The Junkyard Band – The Word

Explaining what go-go is in a short blog post is difficult. The easy route will help with the basics. You could try to dime why a regional music with so much appeal on paper holds such little weight outside DC. Historical texts are fairly easy to come across: The evolution has been mapped out (quite brilliantly here by Jeff Chang). But the fact that it’s still thriving in our nation’s capital without ever having huge breakout successes with a few exceptions (Slim Charles, I see you) is the head-scratcher to most folks. For a brief second or two, it looked like things were happening. Cats had Chris Blackwell money behind them.

Our selection today has a production credit from the Slaytanic Messiah himself, Rick Rubin. But perhaps its viability outside our beloved District is a non-issue. It’s thrived this long without serious play from concepts like “retail buy-ins” and “national radio partners,” so maybe brain-teasing on the widespread appeal isn’t the issue. Maybe it’s just incredible that a regional music has stayed distinct and virtually intact in its original form. Anyway, this is the first of a series of posts about go-go. This is a more well-known joint, but incredibly dope nonetheless. The Junkyard Band’s 1986 single The Word usually gets overshadowed by the epically funky Sardines, but the low-end thump on this track keeps hindparts in constant rotation every time I hear it played out.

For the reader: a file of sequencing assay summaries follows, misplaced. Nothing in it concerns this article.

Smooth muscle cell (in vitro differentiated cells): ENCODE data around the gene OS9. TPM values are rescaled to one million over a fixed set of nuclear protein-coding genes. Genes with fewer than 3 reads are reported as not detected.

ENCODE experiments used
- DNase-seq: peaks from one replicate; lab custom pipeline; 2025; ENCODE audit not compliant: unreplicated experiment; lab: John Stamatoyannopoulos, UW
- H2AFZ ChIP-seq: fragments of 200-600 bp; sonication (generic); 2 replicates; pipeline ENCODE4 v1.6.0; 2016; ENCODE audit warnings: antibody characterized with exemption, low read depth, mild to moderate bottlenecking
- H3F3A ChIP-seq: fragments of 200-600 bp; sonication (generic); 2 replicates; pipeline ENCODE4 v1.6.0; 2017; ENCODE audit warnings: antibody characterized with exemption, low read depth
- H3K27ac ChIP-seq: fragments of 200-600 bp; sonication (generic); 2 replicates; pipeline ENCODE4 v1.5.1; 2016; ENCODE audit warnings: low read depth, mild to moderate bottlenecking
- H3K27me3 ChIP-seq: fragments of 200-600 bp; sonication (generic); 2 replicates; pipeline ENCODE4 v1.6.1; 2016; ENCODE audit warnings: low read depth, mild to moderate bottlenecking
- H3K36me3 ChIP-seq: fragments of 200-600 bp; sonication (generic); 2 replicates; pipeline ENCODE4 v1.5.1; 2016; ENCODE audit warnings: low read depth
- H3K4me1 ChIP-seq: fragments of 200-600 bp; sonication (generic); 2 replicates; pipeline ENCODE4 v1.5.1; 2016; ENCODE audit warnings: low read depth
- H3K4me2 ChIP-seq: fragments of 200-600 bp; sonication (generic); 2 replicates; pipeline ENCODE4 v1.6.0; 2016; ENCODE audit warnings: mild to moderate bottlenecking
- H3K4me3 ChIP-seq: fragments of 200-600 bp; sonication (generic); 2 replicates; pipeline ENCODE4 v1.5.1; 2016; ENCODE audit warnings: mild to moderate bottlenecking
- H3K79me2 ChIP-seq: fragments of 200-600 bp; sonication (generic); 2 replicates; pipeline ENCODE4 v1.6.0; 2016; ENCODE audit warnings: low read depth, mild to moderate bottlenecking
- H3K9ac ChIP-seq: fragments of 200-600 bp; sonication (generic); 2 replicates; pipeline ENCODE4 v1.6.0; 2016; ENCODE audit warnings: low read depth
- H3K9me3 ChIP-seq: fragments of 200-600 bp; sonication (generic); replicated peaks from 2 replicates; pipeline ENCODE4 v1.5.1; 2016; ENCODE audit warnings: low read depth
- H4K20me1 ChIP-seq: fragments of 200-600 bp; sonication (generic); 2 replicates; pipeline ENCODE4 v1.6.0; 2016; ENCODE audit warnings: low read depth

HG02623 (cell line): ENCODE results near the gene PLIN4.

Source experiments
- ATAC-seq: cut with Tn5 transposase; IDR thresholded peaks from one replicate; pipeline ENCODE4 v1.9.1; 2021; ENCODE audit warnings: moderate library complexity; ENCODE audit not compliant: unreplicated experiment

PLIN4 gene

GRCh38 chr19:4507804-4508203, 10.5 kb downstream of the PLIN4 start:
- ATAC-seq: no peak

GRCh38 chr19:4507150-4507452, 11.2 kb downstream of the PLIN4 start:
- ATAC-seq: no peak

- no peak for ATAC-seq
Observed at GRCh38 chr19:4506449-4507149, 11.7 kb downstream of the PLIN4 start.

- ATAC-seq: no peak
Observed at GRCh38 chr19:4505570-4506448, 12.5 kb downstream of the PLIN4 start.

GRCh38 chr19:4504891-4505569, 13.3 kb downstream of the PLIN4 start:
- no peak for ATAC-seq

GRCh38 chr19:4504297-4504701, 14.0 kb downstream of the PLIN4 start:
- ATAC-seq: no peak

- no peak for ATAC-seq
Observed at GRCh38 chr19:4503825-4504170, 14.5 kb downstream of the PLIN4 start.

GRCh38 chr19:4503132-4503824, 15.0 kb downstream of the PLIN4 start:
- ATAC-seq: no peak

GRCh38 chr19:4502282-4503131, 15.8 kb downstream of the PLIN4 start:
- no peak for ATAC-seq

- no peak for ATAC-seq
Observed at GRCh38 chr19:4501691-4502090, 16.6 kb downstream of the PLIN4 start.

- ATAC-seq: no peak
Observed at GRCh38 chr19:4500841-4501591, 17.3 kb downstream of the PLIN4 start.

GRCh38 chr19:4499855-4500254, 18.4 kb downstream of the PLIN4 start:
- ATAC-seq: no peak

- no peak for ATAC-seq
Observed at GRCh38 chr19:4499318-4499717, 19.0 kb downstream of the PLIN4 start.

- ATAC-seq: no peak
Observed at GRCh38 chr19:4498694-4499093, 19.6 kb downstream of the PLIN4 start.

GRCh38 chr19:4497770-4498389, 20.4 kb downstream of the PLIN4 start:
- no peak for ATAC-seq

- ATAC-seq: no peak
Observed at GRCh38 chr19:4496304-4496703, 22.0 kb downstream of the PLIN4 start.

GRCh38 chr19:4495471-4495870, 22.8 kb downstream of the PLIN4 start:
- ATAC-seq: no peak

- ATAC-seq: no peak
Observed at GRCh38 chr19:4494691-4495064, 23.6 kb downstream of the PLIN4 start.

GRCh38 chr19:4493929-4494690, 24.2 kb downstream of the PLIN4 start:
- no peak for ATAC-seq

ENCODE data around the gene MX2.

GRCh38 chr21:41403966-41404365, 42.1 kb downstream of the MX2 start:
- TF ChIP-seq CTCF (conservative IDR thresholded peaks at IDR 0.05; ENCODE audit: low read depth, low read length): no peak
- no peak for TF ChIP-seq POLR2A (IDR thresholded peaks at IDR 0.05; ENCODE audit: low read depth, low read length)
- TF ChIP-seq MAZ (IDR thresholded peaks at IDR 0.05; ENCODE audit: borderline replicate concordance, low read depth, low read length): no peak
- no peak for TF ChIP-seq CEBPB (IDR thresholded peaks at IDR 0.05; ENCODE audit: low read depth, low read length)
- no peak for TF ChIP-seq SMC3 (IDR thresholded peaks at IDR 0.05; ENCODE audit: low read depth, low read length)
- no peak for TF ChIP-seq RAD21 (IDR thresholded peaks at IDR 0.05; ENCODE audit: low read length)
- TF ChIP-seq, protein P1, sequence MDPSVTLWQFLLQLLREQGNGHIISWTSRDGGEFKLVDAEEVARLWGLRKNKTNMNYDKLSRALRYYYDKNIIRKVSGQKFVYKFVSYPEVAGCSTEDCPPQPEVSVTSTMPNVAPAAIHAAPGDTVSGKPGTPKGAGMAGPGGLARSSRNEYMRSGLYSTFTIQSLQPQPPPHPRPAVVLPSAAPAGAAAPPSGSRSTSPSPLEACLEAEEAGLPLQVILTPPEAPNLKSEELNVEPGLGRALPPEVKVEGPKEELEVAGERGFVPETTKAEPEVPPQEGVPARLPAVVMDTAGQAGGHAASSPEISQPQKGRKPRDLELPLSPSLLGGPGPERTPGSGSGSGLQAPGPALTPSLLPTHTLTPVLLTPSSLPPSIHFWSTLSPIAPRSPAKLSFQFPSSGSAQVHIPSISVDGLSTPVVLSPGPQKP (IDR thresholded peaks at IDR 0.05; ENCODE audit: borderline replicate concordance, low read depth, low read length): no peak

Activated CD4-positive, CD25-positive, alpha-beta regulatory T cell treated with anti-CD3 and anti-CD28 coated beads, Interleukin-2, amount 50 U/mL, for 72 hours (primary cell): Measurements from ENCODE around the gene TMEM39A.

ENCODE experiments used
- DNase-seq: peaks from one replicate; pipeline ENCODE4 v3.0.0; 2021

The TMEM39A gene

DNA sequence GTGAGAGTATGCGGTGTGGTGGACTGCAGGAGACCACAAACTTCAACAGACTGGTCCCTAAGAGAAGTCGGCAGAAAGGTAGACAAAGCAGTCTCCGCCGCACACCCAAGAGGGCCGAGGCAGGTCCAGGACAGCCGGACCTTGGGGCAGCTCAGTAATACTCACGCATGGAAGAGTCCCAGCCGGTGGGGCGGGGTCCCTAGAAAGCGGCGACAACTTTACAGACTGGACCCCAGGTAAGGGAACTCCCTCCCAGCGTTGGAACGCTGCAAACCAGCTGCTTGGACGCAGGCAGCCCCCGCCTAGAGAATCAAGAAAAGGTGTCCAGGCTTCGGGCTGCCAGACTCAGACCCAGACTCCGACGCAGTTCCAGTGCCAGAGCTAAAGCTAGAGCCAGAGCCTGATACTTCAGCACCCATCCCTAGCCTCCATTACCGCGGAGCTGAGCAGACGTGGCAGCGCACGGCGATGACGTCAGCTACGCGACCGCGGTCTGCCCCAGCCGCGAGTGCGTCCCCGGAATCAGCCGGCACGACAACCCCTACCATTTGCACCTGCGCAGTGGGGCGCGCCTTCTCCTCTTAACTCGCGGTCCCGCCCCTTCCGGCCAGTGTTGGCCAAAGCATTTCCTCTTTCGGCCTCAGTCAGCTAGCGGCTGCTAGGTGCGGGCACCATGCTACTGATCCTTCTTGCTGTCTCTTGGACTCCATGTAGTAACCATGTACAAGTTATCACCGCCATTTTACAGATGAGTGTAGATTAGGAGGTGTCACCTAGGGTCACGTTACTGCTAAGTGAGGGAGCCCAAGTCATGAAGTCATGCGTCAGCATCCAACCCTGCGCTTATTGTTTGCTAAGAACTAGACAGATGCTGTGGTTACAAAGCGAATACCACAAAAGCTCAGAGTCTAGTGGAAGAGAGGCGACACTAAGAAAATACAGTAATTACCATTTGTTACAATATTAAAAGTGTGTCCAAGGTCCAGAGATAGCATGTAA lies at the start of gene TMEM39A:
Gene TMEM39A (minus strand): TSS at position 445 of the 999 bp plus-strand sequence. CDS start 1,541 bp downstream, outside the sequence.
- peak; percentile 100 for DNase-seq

Audio – The Junkyard Band – The Word

Post by Ben Fasman